The Washington Post writes that Brazil’s current president, Jair Bolsonaro, apparently blames the missing persons themselves: “Two people in a boat, in a completely wild region like this, is an adventure you shouldn’t go on.” After all, “anything can happen”.

Threats from poachers: “They were certainly attacked”

Phillip’s family has since appealed to the authorities on several occasions, the BBC reports. “In the forest, every second counts, every second could mean the difference between life and death,” said Alessandra Sampaio, Phillip’s wife. In the statement, the family expressed their hope that their disappearance was due to a breakdown in their boat. But that is unlikely: According to media reports, they had enough fuel on board, they both knew the area and in the event of a transport breakdown they would have been found long ago.

According to the Washington Post, the western part of the state is a “lawless region”. Under President Bolsonaro, illegal mining, fishing and hunting have increased in the Amazon region, while criminal gangs are plundering resources and destroying forests. The local indigenous peoples, according to the New York Times, have now begun to secure their areas independently – which in turn has exacerbated the conflict with looters.

“They were certainly attacked,” Eliesio Marubo, lawyer for the Union of Indigenous Peoples of the Javari Valley, told the US newspaper. Whether by poachers or indigenous people is another question.

According to the NGO Instituto Socioambiental, around 6,300 indigenous people from 26 different groups live in the region, 19 of them incommunicado. They have become more aggressive in recent years – especially after the murder of the indigenous protection officer Maxciel Pereira dos Santos in 2019.

As the “New York Times” writes, although violent clashes in the Amazon region are not uncommon, they are usually limited to fights between the locals themselves. According to data, 139 environmental activists were killed between 2009 and 2020 – but journalists or government officials were very rarely among the victims.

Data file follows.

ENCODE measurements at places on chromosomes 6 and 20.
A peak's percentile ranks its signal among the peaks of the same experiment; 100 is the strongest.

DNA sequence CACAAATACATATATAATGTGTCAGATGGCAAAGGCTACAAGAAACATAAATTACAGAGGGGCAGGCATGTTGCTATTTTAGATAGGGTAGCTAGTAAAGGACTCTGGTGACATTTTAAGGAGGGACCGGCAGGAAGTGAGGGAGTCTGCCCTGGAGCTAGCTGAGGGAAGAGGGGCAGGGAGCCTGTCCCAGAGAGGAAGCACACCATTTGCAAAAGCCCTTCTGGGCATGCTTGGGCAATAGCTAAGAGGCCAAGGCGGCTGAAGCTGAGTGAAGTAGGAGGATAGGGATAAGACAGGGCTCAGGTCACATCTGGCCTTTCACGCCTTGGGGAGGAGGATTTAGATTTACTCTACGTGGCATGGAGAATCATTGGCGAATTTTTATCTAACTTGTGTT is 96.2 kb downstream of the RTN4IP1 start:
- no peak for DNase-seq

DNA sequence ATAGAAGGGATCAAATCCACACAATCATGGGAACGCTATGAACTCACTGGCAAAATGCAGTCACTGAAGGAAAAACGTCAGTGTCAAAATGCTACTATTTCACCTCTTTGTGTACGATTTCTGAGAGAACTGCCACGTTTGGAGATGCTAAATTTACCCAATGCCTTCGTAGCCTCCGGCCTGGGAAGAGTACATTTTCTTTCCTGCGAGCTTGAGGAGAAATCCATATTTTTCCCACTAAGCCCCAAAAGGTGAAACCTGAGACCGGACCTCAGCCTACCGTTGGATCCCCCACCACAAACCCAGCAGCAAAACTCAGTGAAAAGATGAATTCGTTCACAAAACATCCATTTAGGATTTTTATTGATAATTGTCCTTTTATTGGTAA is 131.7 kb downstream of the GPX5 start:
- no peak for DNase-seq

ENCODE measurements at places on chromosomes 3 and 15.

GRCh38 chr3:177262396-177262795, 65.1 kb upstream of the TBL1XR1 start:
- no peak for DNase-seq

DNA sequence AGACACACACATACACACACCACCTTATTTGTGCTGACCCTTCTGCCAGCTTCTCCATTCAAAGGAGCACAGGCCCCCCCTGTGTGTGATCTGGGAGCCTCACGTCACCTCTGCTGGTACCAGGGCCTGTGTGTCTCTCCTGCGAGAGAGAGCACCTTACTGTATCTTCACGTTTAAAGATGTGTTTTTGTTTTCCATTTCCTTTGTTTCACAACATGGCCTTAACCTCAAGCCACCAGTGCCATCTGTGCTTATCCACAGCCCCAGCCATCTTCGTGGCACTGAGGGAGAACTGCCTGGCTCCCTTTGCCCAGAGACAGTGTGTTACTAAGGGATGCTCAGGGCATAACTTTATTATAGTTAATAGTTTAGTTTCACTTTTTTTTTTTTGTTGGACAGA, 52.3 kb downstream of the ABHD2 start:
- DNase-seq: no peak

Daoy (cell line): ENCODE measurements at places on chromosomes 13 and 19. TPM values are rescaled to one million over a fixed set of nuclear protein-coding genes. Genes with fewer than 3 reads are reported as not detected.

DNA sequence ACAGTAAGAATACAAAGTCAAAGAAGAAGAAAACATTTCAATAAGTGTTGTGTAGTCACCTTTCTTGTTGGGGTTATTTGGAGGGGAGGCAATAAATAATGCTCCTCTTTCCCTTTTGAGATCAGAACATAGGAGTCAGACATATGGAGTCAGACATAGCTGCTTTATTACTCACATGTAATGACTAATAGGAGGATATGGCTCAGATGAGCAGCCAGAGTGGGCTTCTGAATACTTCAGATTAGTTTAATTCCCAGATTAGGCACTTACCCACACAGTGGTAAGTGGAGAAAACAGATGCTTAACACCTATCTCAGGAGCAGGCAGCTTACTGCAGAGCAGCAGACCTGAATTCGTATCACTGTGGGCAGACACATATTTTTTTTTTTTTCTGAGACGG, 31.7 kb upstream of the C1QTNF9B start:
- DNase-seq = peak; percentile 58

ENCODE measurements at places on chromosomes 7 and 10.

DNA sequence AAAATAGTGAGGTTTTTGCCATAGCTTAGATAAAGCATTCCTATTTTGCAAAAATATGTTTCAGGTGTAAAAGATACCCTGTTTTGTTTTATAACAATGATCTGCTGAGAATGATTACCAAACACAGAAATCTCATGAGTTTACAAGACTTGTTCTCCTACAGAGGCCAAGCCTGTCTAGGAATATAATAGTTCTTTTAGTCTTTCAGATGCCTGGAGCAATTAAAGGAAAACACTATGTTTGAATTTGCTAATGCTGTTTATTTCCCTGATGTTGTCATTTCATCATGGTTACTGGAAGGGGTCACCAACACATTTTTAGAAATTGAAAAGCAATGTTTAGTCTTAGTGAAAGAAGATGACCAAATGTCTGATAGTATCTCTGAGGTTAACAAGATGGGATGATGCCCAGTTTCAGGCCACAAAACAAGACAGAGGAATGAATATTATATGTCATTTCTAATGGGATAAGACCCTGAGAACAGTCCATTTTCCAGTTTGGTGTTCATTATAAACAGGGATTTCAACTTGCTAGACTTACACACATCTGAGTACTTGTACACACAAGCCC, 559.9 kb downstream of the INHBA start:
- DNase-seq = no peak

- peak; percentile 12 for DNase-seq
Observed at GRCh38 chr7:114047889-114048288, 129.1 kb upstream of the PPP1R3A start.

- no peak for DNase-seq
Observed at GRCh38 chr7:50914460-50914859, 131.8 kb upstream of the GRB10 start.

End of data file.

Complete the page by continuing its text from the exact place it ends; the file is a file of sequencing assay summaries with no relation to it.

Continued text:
Phillips and Pereira are said to have been in contact with Orlando Possuelo, an activist for indigenous peoples’ rights. According to Possuelo, the two clashed with an illegal fisherman. The argument with the apparently armed man was recorded on film and presented to the authorities, as reported by the “Washington Post”. Possuelo went looking for the missing himself. Indigenous people reported to him that they had just seen the fisherman’s boat paved. “And from then on I had no hope,” Possuelo told the newspaper.

Suspicious fisherman arrested

Brazilian authorities are said to have arrested a suspect on Wednesday. Six people were questioned and one arrested, police and military officials said at a press conference. However, it is still unclear whether the suspect is directly connected to the case. According to the New York Times, it was one of the fishermen who threatened Phillips and Pereira.

According to investigators, the suspect was arrested during a random check for carrying drugs and ammunition for an assault rifle. Witnesses said they saw the man chasing Phillips and Pereira’s boat. But “we have not yet made any connection between him and the disappearance,” said Amazonas State Police Chief Carlos Mansur.

Sources: “The Guardian”; “Washington Post”; BBC; “New York Times”; with AFP